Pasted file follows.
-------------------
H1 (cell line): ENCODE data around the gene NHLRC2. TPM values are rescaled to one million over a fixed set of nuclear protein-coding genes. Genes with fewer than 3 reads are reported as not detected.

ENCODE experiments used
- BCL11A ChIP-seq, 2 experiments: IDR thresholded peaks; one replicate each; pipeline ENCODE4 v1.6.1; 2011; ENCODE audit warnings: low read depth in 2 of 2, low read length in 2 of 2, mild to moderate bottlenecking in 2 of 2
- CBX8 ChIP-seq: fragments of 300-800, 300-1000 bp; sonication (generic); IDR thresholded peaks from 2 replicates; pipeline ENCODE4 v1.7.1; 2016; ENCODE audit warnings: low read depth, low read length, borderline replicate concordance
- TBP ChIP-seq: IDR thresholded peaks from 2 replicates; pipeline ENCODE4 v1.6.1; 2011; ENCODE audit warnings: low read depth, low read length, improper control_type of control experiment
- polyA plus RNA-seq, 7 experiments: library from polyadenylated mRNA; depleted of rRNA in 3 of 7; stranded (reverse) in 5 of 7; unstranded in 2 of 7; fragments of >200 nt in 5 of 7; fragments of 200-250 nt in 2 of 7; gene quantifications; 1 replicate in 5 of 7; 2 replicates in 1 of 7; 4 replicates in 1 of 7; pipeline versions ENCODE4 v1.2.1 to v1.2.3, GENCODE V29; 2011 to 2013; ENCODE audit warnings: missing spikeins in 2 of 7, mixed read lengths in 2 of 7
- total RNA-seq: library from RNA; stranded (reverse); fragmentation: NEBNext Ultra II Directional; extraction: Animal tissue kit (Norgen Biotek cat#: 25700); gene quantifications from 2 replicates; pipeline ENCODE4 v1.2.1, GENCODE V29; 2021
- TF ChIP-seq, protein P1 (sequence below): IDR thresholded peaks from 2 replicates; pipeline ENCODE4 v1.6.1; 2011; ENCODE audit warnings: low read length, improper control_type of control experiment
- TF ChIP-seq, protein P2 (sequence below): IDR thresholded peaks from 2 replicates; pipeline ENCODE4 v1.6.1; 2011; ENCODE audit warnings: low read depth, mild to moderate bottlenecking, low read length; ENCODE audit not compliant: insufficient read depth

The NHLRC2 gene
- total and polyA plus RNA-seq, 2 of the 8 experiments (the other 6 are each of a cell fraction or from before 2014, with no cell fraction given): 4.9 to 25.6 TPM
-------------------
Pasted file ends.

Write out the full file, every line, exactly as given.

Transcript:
H1 (cell line): ENCODE data around the gene NHLRC2. TPM values are rescaled to one million over a fixed set of nuclear protein-coding genes. Genes with fewer than 3 reads are reported as not detected.

ENCODE experiments used
- BCL11A ChIP-seq, 2 experiments: IDR thresholded peaks; one replicate each; pipeline ENCODE4 v1.6.1; 2011; ENCODE audit warnings: low read depth in 2 of 2, low read length in 2 of 2, mild to moderate bottlenecking in 2 of 2
- CBX8 ChIP-seq: fragments of 300-800, 300-1000 bp; sonication (generic); IDR thresholded peaks from 2 replicates; pipeline ENCODE4 v1.7.1; 2016; ENCODE audit warnings: low read depth, low read length, borderline replicate concordance
- TBP ChIP-seq: IDR thresholded peaks from 2 replicates; pipeline ENCODE4 v1.6.1; 2011; ENCODE audit warnings: low read depth, low read length, improper control_type of control experiment
- polyA plus RNA-seq, 7 experiments: library from polyadenylated mRNA; depleted of rRNA in 3 of 7; stranded (reverse) in 5 of 7; unstranded in 2 of 7; fragments of >200 nt in 5 of 7; fragments of 200-250 nt in 2 of 7; gene quantifications; 1 replicate in 5 of 7; 2 replicates in 1 of 7; 4 replicates in 1 of 7; pipeline versions ENCODE4 v1.2.1 to v1.2.3, GENCODE V29; 2011 to 2013; ENCODE audit warnings: missing spikeins in 2 of 7, mixed read lengths in 2 of 7
- total RNA-seq: library from RNA; stranded (reverse); fragmentation: NEBNext Ultra II Directional; extraction: Animal tissue kit (Norgen Biotek cat#: 25700); gene quantifications from 2 replicates; pipeline ENCODE4 v1.2.1, GENCODE V29; 2021
- TF ChIP-seq, protein P1 (sequence below): IDR thresholded peaks from 2 replicates; pipeline ENCODE4 v1.6.1; 2011; ENCODE audit warnings: low read length, improper control_type of control experiment
- TF ChIP-seq, protein P2 (sequence below): IDR thresholded peaks from 2 replicates; pipeline ENCODE4 v1.6.1; 2011; ENCODE audit warnings: low read depth, mild to moderate bottlenecking, low read length; ENCODE audit not compliant: insufficient read depth

The NHLRC2 gene
- total and polyA plus RNA-seq, 2 of the 8 experiments (the other 6 are each of a cell fraction or from before 2014, with no cell fraction given): 4.9 to 25.6 TPM